and ankle, which, after marriage, he nev?
er takes the trouble to admire. A third
marries for love, which wanes with the
hon ev-moou. -V fourth marries for money!
and finds that his wife does not choose to
die, to complete his satisfaction. A fifth,
being old in wisdom, as in years, marines
a young woman who soon becomes a suit?
able match for him. by growing old with
grief Thousands do wrong because oth?
ers have done wrong before them, upon
the grand principles that ?? many blacks
make a white." Many embrace a princi?
ple different from those commonly receiv?
ed, in order to show that they have a
mind able to think for itself, and superior
to what they call ??vulgar prejudices.'*
Without considering whether erroneous
prejudices are bette?- than those they have
abandoned^ All grumble at the unsub?
stantial nature of worldly enjoyments,
and yet many purchase them at the ex?
pense of their souls. Hypocrites have a
strange taste, neither to enjoy this life
nor the next. Many write for religion,
speak for it. quarrrel for it. but few live
for it. It is not uncommonly remarked
that such a one is religious by waj' of re?
proach, and that too by a Christian, at a
lea party of Christians. Millions of people
are most anxious about what they least
require, and after testing themselves and
others for many a weary day they die?
leave their cash to those who have no
need of it. and are, for the first time, eu?
logized, when the praise of men can avail
them nothing.
--<t>
#3""" Ain't it curious. 'Squire, weddin'
never is out of women's heads. They
never think of nothing else. A young
gal is always thinkin' of her own. As
soon as she is married she is match-makin'
for her companions; and whon she is a
grain older, her daughter's weddin' is up?
permost agin. Oh. it takes a great study
to know a woman. How cunniu' they
are! Ask a young gal the news, she'll
tell you all the deaths in the place to
make yon think she don't trouble herself
about marriage. Ask an old woman,
she'll tell you of all the marriages, to
make you think she's takin' an interest
in the world that ain't. They certainly
do beat all, do women.
-*>
j?^ir " I want something for a bron crit?
ical affliction," said Mrs. Tnrtmgton to
Dr. Restieaux. The doctor, with that
smiling urbanity which has become a fea?
ture at the north end, told her that he
could prepare something that he thought
would help her. Filling a small bottle,
ho handed it to her. " This isn't the Pic?
torial Syrup, is it V she inquired. <: Be?
cause," continued she., "that creates a
tiashua, and raises my expectations. I
only want a simple lucrubration for the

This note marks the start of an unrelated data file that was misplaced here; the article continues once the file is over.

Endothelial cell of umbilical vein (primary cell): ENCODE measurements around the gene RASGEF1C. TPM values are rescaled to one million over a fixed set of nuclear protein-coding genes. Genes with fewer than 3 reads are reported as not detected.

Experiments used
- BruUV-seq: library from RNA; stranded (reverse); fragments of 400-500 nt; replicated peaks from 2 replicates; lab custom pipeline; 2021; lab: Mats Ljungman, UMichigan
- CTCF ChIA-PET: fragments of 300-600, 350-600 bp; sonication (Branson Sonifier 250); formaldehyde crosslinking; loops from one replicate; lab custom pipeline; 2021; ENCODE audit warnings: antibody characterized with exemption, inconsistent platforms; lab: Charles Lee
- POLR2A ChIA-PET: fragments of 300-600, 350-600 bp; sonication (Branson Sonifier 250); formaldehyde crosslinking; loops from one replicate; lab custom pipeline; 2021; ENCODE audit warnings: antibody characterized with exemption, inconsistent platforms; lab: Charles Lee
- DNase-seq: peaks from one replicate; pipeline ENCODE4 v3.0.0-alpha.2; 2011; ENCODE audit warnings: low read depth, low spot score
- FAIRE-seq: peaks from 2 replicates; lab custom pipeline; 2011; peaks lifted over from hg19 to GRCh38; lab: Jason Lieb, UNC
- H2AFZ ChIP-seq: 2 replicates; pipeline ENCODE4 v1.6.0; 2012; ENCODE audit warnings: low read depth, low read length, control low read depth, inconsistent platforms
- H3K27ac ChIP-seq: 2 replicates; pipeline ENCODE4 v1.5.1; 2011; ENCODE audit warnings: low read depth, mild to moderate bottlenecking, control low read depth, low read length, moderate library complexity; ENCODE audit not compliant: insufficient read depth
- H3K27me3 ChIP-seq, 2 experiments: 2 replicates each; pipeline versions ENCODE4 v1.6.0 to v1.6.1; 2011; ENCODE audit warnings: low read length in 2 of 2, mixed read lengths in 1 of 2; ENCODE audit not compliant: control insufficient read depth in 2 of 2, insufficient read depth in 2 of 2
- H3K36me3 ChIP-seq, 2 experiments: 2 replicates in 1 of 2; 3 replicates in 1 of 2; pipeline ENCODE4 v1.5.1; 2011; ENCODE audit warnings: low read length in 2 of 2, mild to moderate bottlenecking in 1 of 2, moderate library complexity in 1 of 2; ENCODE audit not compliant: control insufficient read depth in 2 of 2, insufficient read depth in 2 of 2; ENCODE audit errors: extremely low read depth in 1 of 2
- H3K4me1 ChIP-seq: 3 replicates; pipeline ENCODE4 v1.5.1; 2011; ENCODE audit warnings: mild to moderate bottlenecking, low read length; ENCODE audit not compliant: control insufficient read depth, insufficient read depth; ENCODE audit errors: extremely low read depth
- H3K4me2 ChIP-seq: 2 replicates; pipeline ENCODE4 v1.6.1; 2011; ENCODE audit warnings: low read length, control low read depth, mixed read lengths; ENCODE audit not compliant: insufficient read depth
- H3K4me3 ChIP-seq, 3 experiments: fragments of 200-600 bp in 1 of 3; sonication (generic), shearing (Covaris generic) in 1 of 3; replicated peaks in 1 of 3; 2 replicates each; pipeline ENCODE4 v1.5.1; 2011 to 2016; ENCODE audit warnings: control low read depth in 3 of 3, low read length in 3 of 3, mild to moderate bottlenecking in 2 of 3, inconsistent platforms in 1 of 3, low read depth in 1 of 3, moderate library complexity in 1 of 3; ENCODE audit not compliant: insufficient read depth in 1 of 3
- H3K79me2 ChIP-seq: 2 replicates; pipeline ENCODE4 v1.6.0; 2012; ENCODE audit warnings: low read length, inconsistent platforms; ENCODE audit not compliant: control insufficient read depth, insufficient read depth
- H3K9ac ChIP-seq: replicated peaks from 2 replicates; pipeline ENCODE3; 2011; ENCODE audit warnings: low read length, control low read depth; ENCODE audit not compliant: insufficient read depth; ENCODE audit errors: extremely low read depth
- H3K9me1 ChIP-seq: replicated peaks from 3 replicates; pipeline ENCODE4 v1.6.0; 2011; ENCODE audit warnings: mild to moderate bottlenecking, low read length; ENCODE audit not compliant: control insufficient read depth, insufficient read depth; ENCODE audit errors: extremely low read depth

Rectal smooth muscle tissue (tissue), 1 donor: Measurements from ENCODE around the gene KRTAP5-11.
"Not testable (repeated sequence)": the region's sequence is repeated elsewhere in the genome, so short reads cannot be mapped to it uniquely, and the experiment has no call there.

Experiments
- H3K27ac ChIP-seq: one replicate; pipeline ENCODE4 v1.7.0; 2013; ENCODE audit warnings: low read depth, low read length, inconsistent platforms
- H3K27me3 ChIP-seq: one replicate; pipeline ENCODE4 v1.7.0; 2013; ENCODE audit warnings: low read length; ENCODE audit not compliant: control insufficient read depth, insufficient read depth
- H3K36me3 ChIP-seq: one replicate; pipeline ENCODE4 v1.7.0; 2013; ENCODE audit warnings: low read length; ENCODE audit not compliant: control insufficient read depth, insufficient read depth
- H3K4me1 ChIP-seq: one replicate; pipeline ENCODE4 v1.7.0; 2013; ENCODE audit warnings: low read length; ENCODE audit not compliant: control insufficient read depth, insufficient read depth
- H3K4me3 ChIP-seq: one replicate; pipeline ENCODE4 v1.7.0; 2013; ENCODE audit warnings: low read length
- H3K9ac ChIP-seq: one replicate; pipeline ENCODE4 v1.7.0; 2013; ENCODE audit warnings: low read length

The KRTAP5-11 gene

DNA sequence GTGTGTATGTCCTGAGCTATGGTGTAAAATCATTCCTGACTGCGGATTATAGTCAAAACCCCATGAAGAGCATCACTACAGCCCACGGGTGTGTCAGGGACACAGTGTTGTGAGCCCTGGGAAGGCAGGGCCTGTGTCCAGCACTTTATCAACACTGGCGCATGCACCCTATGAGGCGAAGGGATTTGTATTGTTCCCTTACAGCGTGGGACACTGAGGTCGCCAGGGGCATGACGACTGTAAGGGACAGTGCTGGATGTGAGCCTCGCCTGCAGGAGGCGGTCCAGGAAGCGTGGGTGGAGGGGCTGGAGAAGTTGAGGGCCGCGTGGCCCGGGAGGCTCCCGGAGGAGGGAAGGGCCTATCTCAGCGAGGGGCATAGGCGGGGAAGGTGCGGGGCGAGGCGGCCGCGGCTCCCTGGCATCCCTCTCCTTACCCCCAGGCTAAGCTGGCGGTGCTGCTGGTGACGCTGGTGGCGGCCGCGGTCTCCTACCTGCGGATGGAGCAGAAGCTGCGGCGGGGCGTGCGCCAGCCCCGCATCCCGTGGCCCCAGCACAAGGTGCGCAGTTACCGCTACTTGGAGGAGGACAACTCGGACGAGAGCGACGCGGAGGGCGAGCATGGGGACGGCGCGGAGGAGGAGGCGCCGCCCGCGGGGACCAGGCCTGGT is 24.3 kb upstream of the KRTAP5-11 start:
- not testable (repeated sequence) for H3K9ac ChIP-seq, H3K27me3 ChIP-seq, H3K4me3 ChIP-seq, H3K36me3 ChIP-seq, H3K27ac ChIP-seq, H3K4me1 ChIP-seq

throat." Ho assured her it was . just
what she wanted. She thanked him. and
departed.
flfgy There is something inexpressibly
sweet about little glvfa-^ExcJiange.
And it grows on 'cm as they get bigger.
How Sal Disgraced the Family.
a western sketch.
A traveler in the State of Illinois, some
years ago, came to a long log hut on the
prairies, near Cairo, and there halted. He
went into the house of logs. It was a
wretched affair, Avith an empty packing
box for a table, while two or three odd
chairs and disabled stools graced the ro
ception- room; the dark walls of which
wero further ornamented by a display of
dirty tin-ware and a broken delf article
or two.
Tho woman was crying in one corner,
and the man, with tears in his eyes and a
pipe in his mouth, sat on a stool, with his
dirty arms resting on his knees, and his
sorrowful-looking head supported hy the
palms of his hands. Not a word greeted
the interloper.
"Well," he said, "you seem to be in aw?
ful trouble here; what's up?"
"Oh, we are most crazed, neighbor.''
said the woman, "and we ain't got no pa?
tience 1:0 see folks now."
"That is all right," said the visitor, not
much taken back by this polite rebuff";
"but can I bo of any service to you in all
this trouble f"
"Wed, we've lost our gal; our Sal's gone
off and left us," said the man in tones of
despair.
" Ah, do you know what induced
her to loave you," remarked the new ar?
rival.
"Well, wo can't say, stranger, as how
she is so far lost as to be induced, but
then sho has gone and disgraced us," re?
marked the afflicted father.
"Yes, neighbor, and not as I should say
it as is her mother, but there warnt a
pootier gal in the West than my Sal; she's
gone and brought ruin on us and on her
own head, now," followed the strickcn?d
mother.
" Who has she gone with ?" asked tho
visitor.
"Well, there's the trouble. The gal
could have done well, and might have
married Martin Kehoc, a capital shomak
er, who, although he's got but one eye,
plays the flute in a lovely manner and
earns a good living. Then look what a
life she has deserted. She was here sur?
rounded by all the luxury in the country,"
said the father.
"Yes, who knows what poor Sal will
have to eat. drink or wear," groaned the
old woman.
"And who is the fellow that has taken
her to lead you into such misery?" quoth
the stranger.
-Why, d?n him,she's gone oft*and got
married to a critter called an editor, as
lives in the village, and the devil only
knows how thoy are to earn a'living!"
-.
Tin; Parson's Reply.?A lady in Ver?
mont writes to a newspaper?ladies are
fond of good things?why don't they send
us more like the following, and better?
"The 1'ost-ottiee in our village was
kept, in the bar-room of the tavern, a